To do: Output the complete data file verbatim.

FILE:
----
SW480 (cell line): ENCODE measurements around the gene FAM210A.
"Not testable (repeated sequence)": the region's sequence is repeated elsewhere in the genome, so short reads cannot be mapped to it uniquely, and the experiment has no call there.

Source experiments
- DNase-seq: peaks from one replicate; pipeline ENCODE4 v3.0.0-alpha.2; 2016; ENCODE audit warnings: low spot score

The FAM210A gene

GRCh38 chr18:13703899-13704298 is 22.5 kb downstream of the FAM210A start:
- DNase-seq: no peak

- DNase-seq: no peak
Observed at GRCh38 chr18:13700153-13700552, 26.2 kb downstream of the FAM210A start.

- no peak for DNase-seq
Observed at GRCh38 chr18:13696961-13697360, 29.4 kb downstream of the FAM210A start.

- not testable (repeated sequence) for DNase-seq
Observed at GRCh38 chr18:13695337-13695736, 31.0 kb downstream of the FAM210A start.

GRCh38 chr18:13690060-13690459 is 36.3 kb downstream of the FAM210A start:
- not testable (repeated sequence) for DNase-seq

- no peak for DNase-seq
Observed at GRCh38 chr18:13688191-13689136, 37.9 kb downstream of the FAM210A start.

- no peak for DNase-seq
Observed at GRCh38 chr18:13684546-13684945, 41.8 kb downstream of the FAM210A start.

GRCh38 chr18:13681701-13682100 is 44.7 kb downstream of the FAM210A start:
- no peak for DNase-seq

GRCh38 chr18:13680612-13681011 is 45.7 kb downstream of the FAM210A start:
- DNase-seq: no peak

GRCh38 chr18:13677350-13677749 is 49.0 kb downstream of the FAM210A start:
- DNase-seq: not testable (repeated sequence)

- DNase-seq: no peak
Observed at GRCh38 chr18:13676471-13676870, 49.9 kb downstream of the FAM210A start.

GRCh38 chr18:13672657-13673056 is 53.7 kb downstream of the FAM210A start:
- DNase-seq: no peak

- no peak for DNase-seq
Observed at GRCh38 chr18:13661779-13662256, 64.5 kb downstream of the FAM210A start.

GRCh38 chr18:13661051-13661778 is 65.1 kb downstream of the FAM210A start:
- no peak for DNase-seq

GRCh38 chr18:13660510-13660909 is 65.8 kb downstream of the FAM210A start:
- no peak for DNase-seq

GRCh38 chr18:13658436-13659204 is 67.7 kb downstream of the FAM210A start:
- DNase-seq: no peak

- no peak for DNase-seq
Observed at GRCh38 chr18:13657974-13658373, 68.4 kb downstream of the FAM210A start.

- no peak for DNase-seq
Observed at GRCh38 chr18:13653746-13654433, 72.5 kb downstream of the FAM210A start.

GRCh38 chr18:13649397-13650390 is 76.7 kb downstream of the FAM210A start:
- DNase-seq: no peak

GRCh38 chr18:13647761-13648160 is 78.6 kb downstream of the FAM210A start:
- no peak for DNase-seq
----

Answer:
SW480 (cell line): ENCODE measurements around the gene FAM210A.
"Not testable (repeated sequence)": the region's sequence is repeated elsewhere in the genome, so short reads cannot be mapped to it uniquely, and the experiment has no call there.

Source experiments
- DNase-seq: peaks from one replicate; pipeline ENCODE4 v3.0.0-alpha.2; 2016; ENCODE audit warnings: low spot score

The FAM210A gene

GRCh38 chr18:13703899-13704298 is 22.5 kb downstream of the FAM210A start:
- DNase-seq: no peak

- DNase-seq: no peak
Observed at GRCh38 chr18:13700153-13700552, 26.2 kb downstream of the FAM210A start.

- no peak for DNase-seq
Observed at GRCh38 chr18:13696961-13697360, 29.4 kb downstream of the FAM210A start.

- not testable (repeated sequence) for DNase-seq
Observed at GRCh38 chr18:13695337-13695736, 31.0 kb downstream of the FAM210A start.

GRCh38 chr18:13690060-13690459 is 36.3 kb downstream of the FAM210A start:
- not testable (repeated sequence) for DNase-seq

- no peak for DNase-seq
Observed at GRCh38 chr18:13688191-13689136, 37.9 kb downstream of the FAM210A start.

- no peak for DNase-seq
Observed at GRCh38 chr18:13684546-13684945, 41.8 kb downstream of the FAM210A start.

GRCh38 chr18:13681701-13682100 is 44.7 kb downstream of the FAM210A start:
- no peak for DNase-seq

GRCh38 chr18:13680612-13681011 is 45.7 kb downstream of the FAM210A start:
- DNase-seq: no peak

GRCh38 chr18:13677350-13677749 is 49.0 kb downstream of the FAM210A start:
- DNase-seq: not testable (repeated sequence)

- DNase-seq: no peak
Observed at GRCh38 chr18:13676471-13676870, 49.9 kb downstream of the FAM210A start.

GRCh38 chr18:13672657-13673056 is 53.7 kb downstream of the FAM210A start:
- DNase-seq: no peak

- no peak for DNase-seq
Observed at GRCh38 chr18:13661779-13662256, 64.5 kb downstream of the FAM210A start.

GRCh38 chr18:13661051-13661778 is 65.1 kb downstream of the FAM210A start:
- no peak for DNase-seq

GRCh38 chr18:13660510-13660909 is 65.8 kb downstream of the FAM210A start:
- no peak for DNase-seq

GRCh38 chr18:13658436-13659204 is 67.7 kb downstream of the FAM210A start:
- DNase-seq: no peak

- no peak for DNase-seq
Observed at GRCh38 chr18:13657974-13658373, 68.4 kb downstream of the FAM210A start.

- no peak for DNase-seq
Observed at GRCh38 chr18:13653746-13654433, 72.5 kb downstream of the FAM210A start.

GRCh38 chr18:13649397-13650390 is 76.7 kb downstream of the FAM210A start:
- DNase-seq: no peak

GRCh38 chr18:13647761-13648160 is 78.6 kb downstream of the FAM210A start:
- no peak for DNase-seq